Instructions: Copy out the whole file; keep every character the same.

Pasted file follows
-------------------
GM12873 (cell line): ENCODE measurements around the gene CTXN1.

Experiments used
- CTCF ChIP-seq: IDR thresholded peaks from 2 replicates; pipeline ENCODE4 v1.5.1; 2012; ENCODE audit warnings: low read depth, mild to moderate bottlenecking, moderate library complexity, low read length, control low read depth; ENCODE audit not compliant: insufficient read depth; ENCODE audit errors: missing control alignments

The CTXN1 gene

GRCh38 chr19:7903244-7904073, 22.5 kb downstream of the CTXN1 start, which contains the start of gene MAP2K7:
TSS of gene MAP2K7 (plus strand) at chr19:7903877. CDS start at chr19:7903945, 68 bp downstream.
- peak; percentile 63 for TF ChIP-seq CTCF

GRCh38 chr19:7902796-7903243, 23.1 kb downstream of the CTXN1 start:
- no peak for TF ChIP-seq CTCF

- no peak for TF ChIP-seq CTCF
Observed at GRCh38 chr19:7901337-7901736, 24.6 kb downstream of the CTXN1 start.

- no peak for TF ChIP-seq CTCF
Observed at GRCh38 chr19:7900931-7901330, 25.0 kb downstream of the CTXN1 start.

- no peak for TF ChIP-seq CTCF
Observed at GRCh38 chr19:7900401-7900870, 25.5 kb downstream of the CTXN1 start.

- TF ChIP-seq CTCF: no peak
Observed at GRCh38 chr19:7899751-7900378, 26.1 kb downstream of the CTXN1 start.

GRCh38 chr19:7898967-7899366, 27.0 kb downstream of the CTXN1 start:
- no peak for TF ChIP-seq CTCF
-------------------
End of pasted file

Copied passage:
GM12873 (cell line): ENCODE measurements around the gene CTXN1.

Experiments used
- CTCF ChIP-seq: IDR thresholded peaks from 2 replicates; pipeline ENCODE4 v1.5.1; 2012; ENCODE audit warnings: low read depth, mild to moderate bottlenecking, moderate library complexity, low read length, control low read depth; ENCODE audit not compliant: insufficient read depth; ENCODE audit errors: missing control alignments

The CTXN1 gene

GRCh38 chr19:7903244-7904073, 22.5 kb downstream of the CTXN1 start, which contains the start of gene MAP2K7:
TSS of gene MAP2K7 (plus strand) at chr19:7903877. CDS start at chr19:7903945, 68 bp downstream.
- peak; percentile 63 for TF ChIP-seq CTCF

GRCh38 chr19:7902796-7903243, 23.1 kb downstream of the CTXN1 start:
- no peak for TF ChIP-seq CTCF

- no peak for TF ChIP-seq CTCF
Observed at GRCh38 chr19:7901337-7901736, 24.6 kb downstream of the CTXN1 start.

- no peak for TF ChIP-seq CTCF
Observed at GRCh38 chr19:7900931-7901330, 25.0 kb downstream of the CTXN1 start.

- no peak for TF ChIP-seq CTCF
Observed at GRCh38 chr19:7900401-7900870, 25.5 kb downstream of the CTXN1 start.

- TF ChIP-seq CTCF: no peak
Observed at GRCh38 chr19:7899751-7900378, 26.1 kb downstream of the CTXN1 start.

GRCh38 chr19:7898967-7899366, 27.0 kb downstream of the CTXN1 start:
- no peak for TF ChIP-seq CTCF